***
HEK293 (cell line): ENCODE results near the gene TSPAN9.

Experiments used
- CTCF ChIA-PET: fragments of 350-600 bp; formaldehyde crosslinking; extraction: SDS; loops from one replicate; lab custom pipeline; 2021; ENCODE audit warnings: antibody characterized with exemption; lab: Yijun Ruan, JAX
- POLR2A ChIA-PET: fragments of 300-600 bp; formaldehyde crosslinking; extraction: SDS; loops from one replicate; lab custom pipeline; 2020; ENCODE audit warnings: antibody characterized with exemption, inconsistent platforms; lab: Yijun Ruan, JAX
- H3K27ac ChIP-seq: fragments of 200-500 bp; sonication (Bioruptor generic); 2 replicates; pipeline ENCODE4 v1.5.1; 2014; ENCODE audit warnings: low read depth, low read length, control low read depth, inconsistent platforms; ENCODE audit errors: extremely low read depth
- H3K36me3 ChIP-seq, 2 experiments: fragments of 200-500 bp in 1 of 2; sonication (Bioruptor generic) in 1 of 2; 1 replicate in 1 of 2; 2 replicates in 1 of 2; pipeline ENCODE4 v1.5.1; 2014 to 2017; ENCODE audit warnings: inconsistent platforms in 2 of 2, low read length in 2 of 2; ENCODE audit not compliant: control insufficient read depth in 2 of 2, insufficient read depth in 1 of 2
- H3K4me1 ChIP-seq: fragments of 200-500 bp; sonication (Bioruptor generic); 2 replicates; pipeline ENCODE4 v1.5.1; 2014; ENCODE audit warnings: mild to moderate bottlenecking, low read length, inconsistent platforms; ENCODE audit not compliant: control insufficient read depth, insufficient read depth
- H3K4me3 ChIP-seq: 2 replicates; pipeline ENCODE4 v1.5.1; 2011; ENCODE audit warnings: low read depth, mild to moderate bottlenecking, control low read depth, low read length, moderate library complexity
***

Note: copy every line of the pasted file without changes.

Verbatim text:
HEK293 (cell line): ENCODE results near the gene TSPAN9.

Experiments used
- CTCF ChIA-PET: fragments of 350-600 bp; formaldehyde crosslinking; extraction: SDS; loops from one replicate; lab custom pipeline; 2021; ENCODE audit warnings: antibody characterized with exemption; lab: Yijun Ruan, JAX
- POLR2A ChIA-PET: fragments of 300-600 bp; formaldehyde crosslinking; extraction: SDS; loops from one replicate; lab custom pipeline; 2020; ENCODE audit warnings: antibody characterized with exemption, inconsistent platforms; lab: Yijun Ruan, JAX
- H3K27ac ChIP-seq: fragments of 200-500 bp; sonication (Bioruptor generic); 2 replicates; pipeline ENCODE4 v1.5.1; 2014; ENCODE audit warnings: low read depth, low read length, control low read depth, inconsistent platforms; ENCODE audit errors: extremely low read depth
- H3K36me3 ChIP-seq, 2 experiments: fragments of 200-500 bp in 1 of 2; sonication (Bioruptor generic) in 1 of 2; 1 replicate in 1 of 2; 2 replicates in 1 of 2; pipeline ENCODE4 v1.5.1; 2014 to 2017; ENCODE audit warnings: inconsistent platforms in 2 of 2, low read length in 2 of 2; ENCODE audit not compliant: control insufficient read depth in 2 of 2, insufficient read depth in 1 of 2
- H3K4me1 ChIP-seq: fragments of 200-500 bp; sonication (Bioruptor generic); 2 replicates; pipeline ENCODE4 v1.5.1; 2014; ENCODE audit warnings: mild to moderate bottlenecking, low read length, inconsistent platforms; ENCODE audit not compliant: control insufficient read depth, insufficient read depth
- H3K4me3 ChIP-seq: 2 replicates; pipeline ENCODE4 v1.5.1; 2011; ENCODE audit warnings: low read depth, mild to moderate bottlenecking, control low read depth, low read length, moderate library complexity